We are searching data for your request:
Upon completion, a link will appear to access the found materials.
The Dark ’n Stormy trifecta of dark rum, ginger beer and lime is icy, spicy perfection. But switch it up a bit with bitters, infusions, fruit juice or even another brown spirit stand-in, and the usual three-ingredient cocktail becomes so much more. These cocktails kick up their level of cool.
Matt Giarratano, the beverage director at Phoenixville, Pa.’s Bluebird Distilling, wanted to remove the endless sun-and-beach associations with his favorite tropical flavors—rum, coconut and pineapple—and added an element of what he calls everyday drinkability. “Introducing dryness through the bitters and ginger beer creates a balance that brings an everyday familiarity to the tropicality of the drink—something of an urban Tiki vibe,” he says. Bourbon, rum and Tiki bitters balance the sweet, and the name is a nod to the Philadelphia suburb where the distillery and cocktail bar are located.
BlackTail, the Lower Manhattan retro Cuban bar from the team behind The Dead Rabbit, is known to modernize classics like the Rum & Coke. For its contemporary riff on the Dark ’n Stormy, bartender Nate Dobson added passion fruit, bitters and a blend of funky Jamaican spirits to the usual ginger and rum base. “This cocktail warms you from the inside out,” he says.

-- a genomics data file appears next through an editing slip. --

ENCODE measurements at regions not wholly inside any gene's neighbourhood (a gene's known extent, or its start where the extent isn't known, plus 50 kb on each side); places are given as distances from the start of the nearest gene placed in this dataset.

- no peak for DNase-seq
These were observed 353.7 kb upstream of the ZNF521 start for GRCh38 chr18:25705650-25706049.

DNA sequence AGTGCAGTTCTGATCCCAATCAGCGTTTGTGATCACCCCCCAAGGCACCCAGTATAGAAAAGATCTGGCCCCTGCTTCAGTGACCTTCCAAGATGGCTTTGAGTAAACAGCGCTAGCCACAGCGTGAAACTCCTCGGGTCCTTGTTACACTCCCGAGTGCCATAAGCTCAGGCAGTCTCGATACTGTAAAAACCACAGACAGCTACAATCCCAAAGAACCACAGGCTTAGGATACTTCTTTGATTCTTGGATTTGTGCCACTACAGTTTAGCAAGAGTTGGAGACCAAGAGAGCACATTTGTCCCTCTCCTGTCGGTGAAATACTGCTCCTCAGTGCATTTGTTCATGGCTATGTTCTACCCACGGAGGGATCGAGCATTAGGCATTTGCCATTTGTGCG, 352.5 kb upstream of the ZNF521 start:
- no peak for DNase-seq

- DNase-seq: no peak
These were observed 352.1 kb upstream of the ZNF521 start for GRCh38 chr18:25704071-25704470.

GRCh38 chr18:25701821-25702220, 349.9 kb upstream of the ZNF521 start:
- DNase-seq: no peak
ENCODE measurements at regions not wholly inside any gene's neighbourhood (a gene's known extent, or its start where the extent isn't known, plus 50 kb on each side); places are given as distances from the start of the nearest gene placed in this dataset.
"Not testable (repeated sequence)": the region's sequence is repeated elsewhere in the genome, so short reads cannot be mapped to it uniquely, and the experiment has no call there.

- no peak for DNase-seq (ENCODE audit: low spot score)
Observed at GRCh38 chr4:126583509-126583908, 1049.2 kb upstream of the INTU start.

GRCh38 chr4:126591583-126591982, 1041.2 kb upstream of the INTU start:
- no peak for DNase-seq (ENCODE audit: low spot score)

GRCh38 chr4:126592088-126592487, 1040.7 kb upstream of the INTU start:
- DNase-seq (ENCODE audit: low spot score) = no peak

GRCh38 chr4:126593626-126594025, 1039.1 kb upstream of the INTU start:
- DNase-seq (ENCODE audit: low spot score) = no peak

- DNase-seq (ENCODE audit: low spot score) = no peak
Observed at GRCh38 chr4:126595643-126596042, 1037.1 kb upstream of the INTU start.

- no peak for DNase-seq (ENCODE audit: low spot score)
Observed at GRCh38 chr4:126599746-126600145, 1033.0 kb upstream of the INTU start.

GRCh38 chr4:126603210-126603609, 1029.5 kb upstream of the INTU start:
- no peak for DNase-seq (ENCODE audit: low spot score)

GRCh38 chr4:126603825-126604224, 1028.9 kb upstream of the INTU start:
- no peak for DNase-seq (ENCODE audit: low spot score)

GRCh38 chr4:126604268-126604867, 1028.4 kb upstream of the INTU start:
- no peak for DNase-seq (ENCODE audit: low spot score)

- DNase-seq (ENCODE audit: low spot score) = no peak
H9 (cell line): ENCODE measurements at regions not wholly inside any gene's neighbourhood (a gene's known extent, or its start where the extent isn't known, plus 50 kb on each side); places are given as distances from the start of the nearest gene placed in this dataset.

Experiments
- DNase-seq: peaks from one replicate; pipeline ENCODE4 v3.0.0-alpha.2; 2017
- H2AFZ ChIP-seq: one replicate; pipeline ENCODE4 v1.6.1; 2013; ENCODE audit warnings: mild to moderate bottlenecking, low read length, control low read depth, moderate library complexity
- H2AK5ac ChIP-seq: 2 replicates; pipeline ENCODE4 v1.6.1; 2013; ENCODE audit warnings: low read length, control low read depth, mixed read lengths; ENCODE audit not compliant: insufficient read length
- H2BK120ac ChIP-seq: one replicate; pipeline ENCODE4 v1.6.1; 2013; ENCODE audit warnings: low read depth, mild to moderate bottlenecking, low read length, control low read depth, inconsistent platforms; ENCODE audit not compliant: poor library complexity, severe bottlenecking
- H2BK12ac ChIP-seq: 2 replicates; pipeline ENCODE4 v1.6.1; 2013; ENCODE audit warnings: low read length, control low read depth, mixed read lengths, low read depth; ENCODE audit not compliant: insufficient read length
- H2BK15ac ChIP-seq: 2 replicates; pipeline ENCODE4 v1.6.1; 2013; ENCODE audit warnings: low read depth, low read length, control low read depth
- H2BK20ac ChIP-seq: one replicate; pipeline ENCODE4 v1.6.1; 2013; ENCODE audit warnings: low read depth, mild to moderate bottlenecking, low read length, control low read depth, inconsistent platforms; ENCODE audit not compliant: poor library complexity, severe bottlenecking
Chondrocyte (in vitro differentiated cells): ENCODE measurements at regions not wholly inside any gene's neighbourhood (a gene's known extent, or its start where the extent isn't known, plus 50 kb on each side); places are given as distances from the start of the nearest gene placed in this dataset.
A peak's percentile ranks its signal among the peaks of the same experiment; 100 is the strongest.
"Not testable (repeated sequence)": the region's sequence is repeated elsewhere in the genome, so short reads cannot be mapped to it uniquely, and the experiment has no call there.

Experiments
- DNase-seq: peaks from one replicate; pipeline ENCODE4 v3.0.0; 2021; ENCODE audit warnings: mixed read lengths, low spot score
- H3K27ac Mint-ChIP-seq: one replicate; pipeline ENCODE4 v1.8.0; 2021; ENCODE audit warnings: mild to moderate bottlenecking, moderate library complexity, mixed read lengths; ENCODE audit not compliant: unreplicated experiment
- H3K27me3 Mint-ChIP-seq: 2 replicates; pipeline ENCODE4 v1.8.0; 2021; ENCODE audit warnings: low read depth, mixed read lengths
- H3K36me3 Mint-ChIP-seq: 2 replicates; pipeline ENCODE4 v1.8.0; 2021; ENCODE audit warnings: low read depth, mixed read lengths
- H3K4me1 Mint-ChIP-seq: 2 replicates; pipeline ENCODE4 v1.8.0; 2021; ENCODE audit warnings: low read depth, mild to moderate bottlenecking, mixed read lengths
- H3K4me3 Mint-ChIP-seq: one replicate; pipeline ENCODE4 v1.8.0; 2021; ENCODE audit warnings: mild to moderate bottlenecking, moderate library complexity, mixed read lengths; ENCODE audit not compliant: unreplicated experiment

Tokyo Record Bar beverage director Ashtin Berry was inspired by the izakaya cuisine at this New York City lounge where vinyl rules. She loves the way heat coaxes out white miso’s butterscotch notes. “The Dark ’n Stormy has this perfect blend of baking spiced fruit and ginger spice,” says Berry. “I decided to use the white miso and sweet potato notes of the sochu along with the bitterness of the Cynar liqueur to create a more savory version.”
Named after the famed female pirate of the Caribbean, Jacquotte Delahaye, this libation adapted from The Bluffton Room at Hilton Head Island in Bluffton, S.C., has Redlock spiced rum from Hilton Head Distillery, a vanilla-forward spirit with tones of allspice and nutmeg.
Continue to 5 of 5 below.
Named for the command that Daenerys Targaryen uses to get her dragons to breathe fire in “Game of Thrones,” this kicky concoction kinda does the same thing, says Jenn Harvey, the bar manager at Temple Bar in Cambridge, Mass. “While too much spice tends to kill people's palates, this cocktail has an initial gentle heat that builds as you drink it, ultimately leading one to breath fire.”